Dockerizing different environments is becoming more and more popular. We got the idea to make an environment that would allow us to build Android aosp for any target in a Docker container. As a foundation, we decide to build Android Marshmallow (6.0.1) for Nexus9.
Android build has limitation for HW. It requires minimum: a 64-bit environment for Gingerbread (2.3.x) and newer versions, including the master branch, at least 100GB of free disk space for a checkout, 150GB for a single build. Read more about HW requirements We tested this environment on AWS and DigitalOcean machines. For better performance, we would recommend using the host with 8 cores, 32Gb RAM and at least 200Gb SSD. We found a few issues using Ubuntu 14.04LTS as a host OS for building Android aosp in Docker container, see “Known issues” below. So, we would recommend RedHat or Ubuntu 16.04 LTS as a host OS.
There is a setup for building Android Marshmallow, branch: android-6.0.1_r40, for Nexus9 kernel: aosp_flo. We suggest to run the setup by the root user. The Marshmallow branch requires openjdk-7, but if you want to build a master branch you will have to upgrade Java in the Dockerfile to openjdk-8.
This setup has been tested on:
AWS EC2 instance c4.4xlarge 30 Gb RAM, 16VCPU 62ECU 320 Gb SSD. OS Ubuntu Trusty 14.04 LTS, kernel version: 3.13.0-77-generic. Docker version 1.11.2, Docker compose version 1.7.1
AWS EC2 instance m4.4xlarge 64 Gb RAM Pure, 16VCPU 240 Gb SSD. OS RedHat RHEL 7.2, kernel version: 3.10.0-327.el7.x86_64. Docker version 1.11.2, Docker compose version 1.7.1
DigitalOcean droplet 16 Gb RAM, 8 VCPU 160 Gb SSD. OS Ubuntu Xenial 16.04 LTS, kernel version 4.4.0-24-generic. Docker version 1.11.2, Docker compose version 1.7.1 In this documentation, we assume that you have a similar host with GIT, Docker v1.11.2 and docker-compose v1.7.1 installed.
Download Android sources. To save a build time this setup is supposed to map sources dir as a volume disk. You will do it once and be able to reuse the same sources for many containers. We follow instructions from the source.android.com
Install Repo tool and download sources
mkdir ~/bin PATH=~/bin:$PATH curl https://storage.googleapis.com/git-repo-downloads/repo > ~/bin/repo chmod a+x ~/bin/repo # Repo is a python script, so apt-get install python
Make a directory download the sources to. Go to this directory and set git global configuration:
git config --global user.name "Your Name" git config --global user.email "email@example.com" mdkir ~/source cd ~/source # -b android-6.0.1_r40 is to checkout sources for Nexus 9 repo init -u https://android.googlesource.com/platform/manifest -b android-6.0.1_r40 repo sync
See Installing Repo and Download sources for more details
Clone this git project
cd ~/ git clone https://github.com/Praqma/AndroidAospInDocker.git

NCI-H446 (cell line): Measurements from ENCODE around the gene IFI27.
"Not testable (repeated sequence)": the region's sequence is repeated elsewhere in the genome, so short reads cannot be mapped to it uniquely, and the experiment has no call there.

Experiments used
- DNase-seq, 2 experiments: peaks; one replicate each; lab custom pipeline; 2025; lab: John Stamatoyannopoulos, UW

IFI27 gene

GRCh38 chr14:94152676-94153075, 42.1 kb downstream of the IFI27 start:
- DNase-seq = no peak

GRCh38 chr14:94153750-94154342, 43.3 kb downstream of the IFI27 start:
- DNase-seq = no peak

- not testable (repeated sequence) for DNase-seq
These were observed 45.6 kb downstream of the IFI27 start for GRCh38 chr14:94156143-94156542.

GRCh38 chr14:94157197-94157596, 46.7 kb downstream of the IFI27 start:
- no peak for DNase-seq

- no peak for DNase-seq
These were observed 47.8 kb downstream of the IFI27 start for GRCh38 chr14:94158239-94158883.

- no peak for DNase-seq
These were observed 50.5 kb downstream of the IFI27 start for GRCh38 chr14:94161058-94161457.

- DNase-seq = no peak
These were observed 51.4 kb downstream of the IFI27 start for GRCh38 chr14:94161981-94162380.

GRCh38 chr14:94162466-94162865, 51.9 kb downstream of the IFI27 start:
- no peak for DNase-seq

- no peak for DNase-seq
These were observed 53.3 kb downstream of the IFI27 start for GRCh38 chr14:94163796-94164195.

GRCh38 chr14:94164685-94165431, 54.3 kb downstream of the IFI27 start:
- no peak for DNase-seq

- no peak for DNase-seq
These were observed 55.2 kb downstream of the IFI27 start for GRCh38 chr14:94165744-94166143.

Make two more directories: one for ccache and one to set build output from the repo directory
mkdir ~/ccache mkdir ~/build
Change the docker-compose file with new paths: Set the paths to the source directory, ccache and build output directories on the host. The Dockerfile and running script you will find on this GitHub repo.
Go to the git repo with Dockerfile you downloaded, and run:
cd ~/AndroidAospInDocker docker-compose up -d --build
For the first time, the build can take about 30min on the largest of our instances. After that you will be able to use ccache and the build will take about 15min.
You can follow the building log by using:
docker logs -f <ContainerID>
After the build finishes you will find an image in the directory, you redirected the output to.
For reasons we are still investigating, ‘make’ build in Docker container can not support more than three parallel jobs. It leads to defunct java processes those can not be killed any other way than reboot the host. There is a few reference on the problems with Java in Docker could be connected with this particular problem. This issue observed only on Ubuntu 14.04, 16.04 worked just fine. It is working fine for RedHat RHEL 7.2 also.
In this post, I’ll take a closer look at the version of Jenkins X using Tekton, to give you an idea of how the general development, build, test, deploy flow looks like with Jenkins X. How does it feel to ship your code to production using a product coming from the Jenkins community that has very little Jenkins in it?
A crash course in Jenkins X and how to test it out on a local Kubernetes cluster
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Sneak peak at CSI Volume snapshotting Alpha feature
When I read Fowler’s new ‘Refactoring’ book I felt sure the example from the first chapter would make a good Code Kata. However, he didn’t include the code for the test cases. I can fix that!
Writing tests for ‘Theatrical Players’
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How the stories we tell influence our decisions
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How to make the right technical choices on your cloud native journey
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Watch this introduction to Docker and Kubernetes at the Trondheim Developer Conference (TDC)
In the world of Agile and DevOps we use many figures, charts and diagrams to argue and reason about our world and how we prioritize and make choices. However, at all levels of the organization, we misuse and misinterpret figures. It’s time to be explicit, measure the right things and act on them. Watch this talk from DevOpsDays Zurich in May 2019.
Watch this talk from DevOpsDays Zurich
Summer is a great time to catch up on reading, whether you’re at the beach, in a summer house, or cozy at home. If your book backlog is on the short side, don’t worry! We compiled a list of great books for summer reading.
Inspiration for your summer reading list
Hear about upcoming events in Scandinavia, latest tech blogs, and training in the field of Continuous Delivery and DevOps